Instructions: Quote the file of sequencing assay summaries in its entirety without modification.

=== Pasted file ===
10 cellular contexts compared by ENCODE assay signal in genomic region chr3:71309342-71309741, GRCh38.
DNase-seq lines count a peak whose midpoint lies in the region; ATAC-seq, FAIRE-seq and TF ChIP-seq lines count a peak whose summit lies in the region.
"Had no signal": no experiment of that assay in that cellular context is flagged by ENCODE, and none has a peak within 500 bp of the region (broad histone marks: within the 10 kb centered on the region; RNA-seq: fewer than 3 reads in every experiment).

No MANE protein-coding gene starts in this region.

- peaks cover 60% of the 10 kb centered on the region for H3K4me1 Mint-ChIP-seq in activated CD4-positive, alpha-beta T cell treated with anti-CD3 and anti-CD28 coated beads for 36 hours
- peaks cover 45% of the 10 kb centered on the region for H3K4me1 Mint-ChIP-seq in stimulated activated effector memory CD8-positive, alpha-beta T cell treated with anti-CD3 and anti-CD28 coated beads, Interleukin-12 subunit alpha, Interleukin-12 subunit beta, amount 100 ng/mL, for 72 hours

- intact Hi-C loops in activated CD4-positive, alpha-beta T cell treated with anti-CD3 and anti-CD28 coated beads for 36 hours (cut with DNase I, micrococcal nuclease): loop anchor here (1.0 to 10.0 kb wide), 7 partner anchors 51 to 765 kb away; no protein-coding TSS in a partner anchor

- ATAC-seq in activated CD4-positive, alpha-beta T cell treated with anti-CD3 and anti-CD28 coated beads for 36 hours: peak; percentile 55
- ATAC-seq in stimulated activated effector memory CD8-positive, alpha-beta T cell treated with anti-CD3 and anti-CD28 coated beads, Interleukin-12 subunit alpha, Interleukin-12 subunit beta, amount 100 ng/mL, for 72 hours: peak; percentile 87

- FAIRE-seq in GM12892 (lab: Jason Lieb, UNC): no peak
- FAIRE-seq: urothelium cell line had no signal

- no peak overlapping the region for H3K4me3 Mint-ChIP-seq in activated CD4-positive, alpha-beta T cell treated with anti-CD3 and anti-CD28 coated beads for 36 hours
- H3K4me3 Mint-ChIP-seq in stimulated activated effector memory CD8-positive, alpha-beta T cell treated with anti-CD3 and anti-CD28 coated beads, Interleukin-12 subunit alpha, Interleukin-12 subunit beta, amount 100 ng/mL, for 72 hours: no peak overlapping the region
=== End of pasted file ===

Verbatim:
10 cellular contexts compared by ENCODE assay signal in genomic region chr3:71309342-71309741, GRCh38.
DNase-seq lines count a peak whose midpoint lies in the region; ATAC-seq, FAIRE-seq and TF ChIP-seq lines count a peak whose summit lies in the region.
"Had no signal": no experiment of that assay in that cellular context is flagged by ENCODE, and none has a peak within 500 bp of the region (broad histone marks: within the 10 kb centered on the region; RNA-seq: fewer than 3 reads in every experiment).

No MANE protein-coding gene starts in this region.

- peaks cover 60% of the 10 kb centered on the region for H3K4me1 Mint-ChIP-seq in activated CD4-positive, alpha-beta T cell treated with anti-CD3 and anti-CD28 coated beads for 36 hours
- peaks cover 45% of the 10 kb centered on the region for H3K4me1 Mint-ChIP-seq in stimulated activated effector memory CD8-positive, alpha-beta T cell treated with anti-CD3 and anti-CD28 coated beads, Interleukin-12 subunit alpha, Interleukin-12 subunit beta, amount 100 ng/mL, for 72 hours

- intact Hi-C loops in activated CD4-positive, alpha-beta T cell treated with anti-CD3 and anti-CD28 coated beads for 36 hours (cut with DNase I, micrococcal nuclease): loop anchor here (1.0 to 10.0 kb wide), 7 partner anchors 51 to 765 kb away; no protein-coding TSS in a partner anchor

- ATAC-seq in activated CD4-positive, alpha-beta T cell treated with anti-CD3 and anti-CD28 coated beads for 36 hours: peak; percentile 55
- ATAC-seq in stimulated activated effector memory CD8-positive, alpha-beta T cell treated with anti-CD3 and anti-CD28 coated beads, Interleukin-12 subunit alpha, Interleukin-12 subunit beta, amount 100 ng/mL, for 72 hours: peak; percentile 87

- FAIRE-seq in GM12892 (lab: Jason Lieb, UNC): no peak
- FAIRE-seq: urothelium cell line had no signal

- no peak overlapping the region for H3K4me3 Mint-ChIP-seq in activated CD4-positive, alpha-beta T cell treated with anti-CD3 and anti-CD28 coated beads for 36 hours
- H3K4me3 Mint-ChIP-seq in stimulated activated effector memory CD8-positive, alpha-beta T cell treated with anti-CD3 and anti-CD28 coated beads, Interleukin-12 subunit alpha, Interleukin-12 subunit beta, amount 100 ng/mL, for 72 hours: no peak overlapping the region